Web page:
“Everybody got dirt. Everybody got an agenda.” Hisonni Johnson’s Take Out Girl takes place in the crime-ridden territory referred to as the “Low Bottoms” in south-central Los Angeles. When strolling through these parlous streets, expect there to be skulking gangsters, flustered officers, and calculated drug deals. For so long, stories have been told about an impecunious character who would go to extreme lengths to get themselves out of a financial bind, or simply because they’ve become blinded or coerced by the life of crime. In Breaking Bad, Walter White started his drug career to pay the medical bills and leave his family money. Before any of these characters know it, they are eternally mired in a blood-laced lifestyle — or at least until they die from a bullet. For 20-year-old Asian girl Tera Wong (Hedy Wong, who also co-wrote the script), she works as a delivery employee at Sai Kung Restaurant, a place owned and operated by her family. Soon enough, her family establishment soon becomes entangled in illegal activities.
“… there’s a lingering sense of doom that stays with Tera throughout her unlawful journey.”
An unwavering shot follows Tera from behind as she strolls the hallway of a school. Her face is deliberately concealed, her black baseball cap (with the words “Never Compromise” sewn on the back) is plainly underscored, and pesky students are stopping her in her tracks to procure test answers in exchange for cash. This briskly clever introduction of Tera showcases her duplicity, frustration, street-smarts, and anger with modest potency.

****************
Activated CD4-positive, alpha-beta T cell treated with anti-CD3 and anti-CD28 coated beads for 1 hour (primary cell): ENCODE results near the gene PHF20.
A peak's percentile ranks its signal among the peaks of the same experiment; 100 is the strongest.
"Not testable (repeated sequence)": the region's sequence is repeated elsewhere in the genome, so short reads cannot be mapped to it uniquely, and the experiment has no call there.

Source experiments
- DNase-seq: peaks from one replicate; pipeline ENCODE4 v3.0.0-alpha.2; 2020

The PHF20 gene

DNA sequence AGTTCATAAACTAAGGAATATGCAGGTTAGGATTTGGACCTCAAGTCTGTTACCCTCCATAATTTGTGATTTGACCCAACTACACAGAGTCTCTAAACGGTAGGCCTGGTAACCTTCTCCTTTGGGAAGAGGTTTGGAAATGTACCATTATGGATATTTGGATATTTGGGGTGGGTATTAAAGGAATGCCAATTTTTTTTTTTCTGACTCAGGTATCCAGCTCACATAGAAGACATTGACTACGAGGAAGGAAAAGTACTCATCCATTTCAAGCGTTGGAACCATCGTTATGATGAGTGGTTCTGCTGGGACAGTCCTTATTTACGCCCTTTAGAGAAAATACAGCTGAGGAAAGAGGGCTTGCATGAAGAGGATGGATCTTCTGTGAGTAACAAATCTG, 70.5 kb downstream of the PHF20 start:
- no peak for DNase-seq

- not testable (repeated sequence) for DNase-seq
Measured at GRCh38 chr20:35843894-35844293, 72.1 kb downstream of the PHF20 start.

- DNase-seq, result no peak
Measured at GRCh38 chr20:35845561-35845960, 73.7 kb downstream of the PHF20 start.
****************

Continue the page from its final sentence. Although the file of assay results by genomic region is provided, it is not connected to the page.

If the shameless cheating wasn’t a clear enough inkling, school isn’t on Tera’s priority list. Instead of focusing on education, Tera spends the majority of her time as a delivery employee at her family’s struggling restaurant, alongside Crystal Wong (Mier Chasin), her brother, Saren Wong (a convincing Lorin Alond Ly, whose capricious temperament implies unalterable recklessness), and her very ill mother, Wavy Wong (a soft-spoken Lynna Yee). Like every other family business, it can be difficult to match up with the big guys. But Tera’s mother also suffers from serious back problems that’ll only get worse if she continues to operate the restaurant without extra assistance. Something has to be done to overcome staggering debt; that’s where the illicit practices come in.